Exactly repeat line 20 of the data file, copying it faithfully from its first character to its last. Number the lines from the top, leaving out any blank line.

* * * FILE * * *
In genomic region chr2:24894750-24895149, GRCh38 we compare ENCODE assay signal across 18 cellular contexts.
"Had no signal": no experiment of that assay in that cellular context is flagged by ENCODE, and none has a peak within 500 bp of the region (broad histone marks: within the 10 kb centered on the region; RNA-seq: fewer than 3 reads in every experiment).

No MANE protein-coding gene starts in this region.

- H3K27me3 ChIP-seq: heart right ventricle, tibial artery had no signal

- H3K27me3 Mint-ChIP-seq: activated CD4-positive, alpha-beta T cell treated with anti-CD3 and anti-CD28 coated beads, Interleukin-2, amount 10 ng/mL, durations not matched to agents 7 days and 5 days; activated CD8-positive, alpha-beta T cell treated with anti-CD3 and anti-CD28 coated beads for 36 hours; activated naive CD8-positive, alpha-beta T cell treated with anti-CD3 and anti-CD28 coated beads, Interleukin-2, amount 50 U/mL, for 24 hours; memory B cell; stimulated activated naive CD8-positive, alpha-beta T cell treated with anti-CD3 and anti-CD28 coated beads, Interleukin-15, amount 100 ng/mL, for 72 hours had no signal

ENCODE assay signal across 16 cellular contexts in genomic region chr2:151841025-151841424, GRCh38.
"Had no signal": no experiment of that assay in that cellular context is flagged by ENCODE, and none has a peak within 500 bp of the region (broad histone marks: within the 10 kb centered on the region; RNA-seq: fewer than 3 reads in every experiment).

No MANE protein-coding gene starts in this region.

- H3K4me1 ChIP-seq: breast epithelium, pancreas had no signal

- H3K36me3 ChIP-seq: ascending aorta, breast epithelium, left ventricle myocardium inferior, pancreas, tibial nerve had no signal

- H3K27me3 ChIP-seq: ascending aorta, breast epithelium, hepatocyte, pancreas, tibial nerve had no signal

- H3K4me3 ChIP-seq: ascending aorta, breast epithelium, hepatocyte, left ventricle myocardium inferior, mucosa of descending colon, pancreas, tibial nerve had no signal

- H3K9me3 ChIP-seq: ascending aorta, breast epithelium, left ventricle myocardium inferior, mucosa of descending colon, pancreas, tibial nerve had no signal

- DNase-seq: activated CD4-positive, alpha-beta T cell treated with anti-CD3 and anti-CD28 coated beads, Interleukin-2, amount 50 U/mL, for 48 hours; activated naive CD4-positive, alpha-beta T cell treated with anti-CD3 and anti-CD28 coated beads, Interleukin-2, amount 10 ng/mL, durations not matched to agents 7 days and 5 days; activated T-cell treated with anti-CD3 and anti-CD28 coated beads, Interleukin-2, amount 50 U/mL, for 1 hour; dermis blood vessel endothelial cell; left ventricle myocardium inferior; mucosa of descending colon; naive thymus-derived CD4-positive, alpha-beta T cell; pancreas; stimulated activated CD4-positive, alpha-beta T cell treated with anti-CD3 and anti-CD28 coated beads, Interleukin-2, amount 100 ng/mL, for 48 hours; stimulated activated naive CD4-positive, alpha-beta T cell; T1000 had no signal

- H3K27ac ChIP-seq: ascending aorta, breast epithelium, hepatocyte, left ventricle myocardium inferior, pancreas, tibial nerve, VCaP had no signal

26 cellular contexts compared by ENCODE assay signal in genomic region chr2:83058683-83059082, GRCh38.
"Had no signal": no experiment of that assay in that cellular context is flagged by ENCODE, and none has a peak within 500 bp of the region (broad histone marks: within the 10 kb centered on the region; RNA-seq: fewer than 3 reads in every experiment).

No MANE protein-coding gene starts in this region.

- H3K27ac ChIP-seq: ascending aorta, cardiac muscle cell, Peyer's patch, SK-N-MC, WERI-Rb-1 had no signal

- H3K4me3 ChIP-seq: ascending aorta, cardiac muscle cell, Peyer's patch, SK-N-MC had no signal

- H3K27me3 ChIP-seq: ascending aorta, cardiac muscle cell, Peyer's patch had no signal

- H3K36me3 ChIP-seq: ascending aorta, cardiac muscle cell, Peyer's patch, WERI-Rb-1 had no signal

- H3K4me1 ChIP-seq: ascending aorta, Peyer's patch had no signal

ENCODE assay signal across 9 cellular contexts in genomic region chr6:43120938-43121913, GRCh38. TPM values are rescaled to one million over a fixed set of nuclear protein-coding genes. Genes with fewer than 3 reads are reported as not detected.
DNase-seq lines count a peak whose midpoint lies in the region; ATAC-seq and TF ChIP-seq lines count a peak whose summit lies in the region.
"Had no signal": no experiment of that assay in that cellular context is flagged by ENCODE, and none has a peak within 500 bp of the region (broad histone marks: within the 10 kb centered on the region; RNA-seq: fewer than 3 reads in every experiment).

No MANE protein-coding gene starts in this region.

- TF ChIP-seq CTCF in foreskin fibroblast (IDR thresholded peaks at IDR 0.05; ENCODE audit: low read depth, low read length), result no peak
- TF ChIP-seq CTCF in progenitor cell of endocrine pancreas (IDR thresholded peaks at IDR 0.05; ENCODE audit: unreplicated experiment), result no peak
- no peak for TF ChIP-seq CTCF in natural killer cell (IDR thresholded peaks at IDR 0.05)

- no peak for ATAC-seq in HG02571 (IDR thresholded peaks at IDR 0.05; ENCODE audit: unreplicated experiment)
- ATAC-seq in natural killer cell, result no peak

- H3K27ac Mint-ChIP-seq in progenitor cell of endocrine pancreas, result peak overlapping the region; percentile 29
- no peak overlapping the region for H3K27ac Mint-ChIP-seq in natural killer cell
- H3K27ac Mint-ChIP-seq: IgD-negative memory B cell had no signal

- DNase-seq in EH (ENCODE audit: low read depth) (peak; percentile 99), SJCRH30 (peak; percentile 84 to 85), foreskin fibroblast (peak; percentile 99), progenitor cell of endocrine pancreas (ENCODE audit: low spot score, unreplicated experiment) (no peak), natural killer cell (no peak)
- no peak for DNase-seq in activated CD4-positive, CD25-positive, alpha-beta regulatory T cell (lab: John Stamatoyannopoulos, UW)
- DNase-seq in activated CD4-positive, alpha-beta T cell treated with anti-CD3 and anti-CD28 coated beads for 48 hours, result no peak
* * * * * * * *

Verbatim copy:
- H3K4me3 ChIP-seq: ascending aorta, cardiac muscle cell, Peyer's patch, SK-N-MC had no signal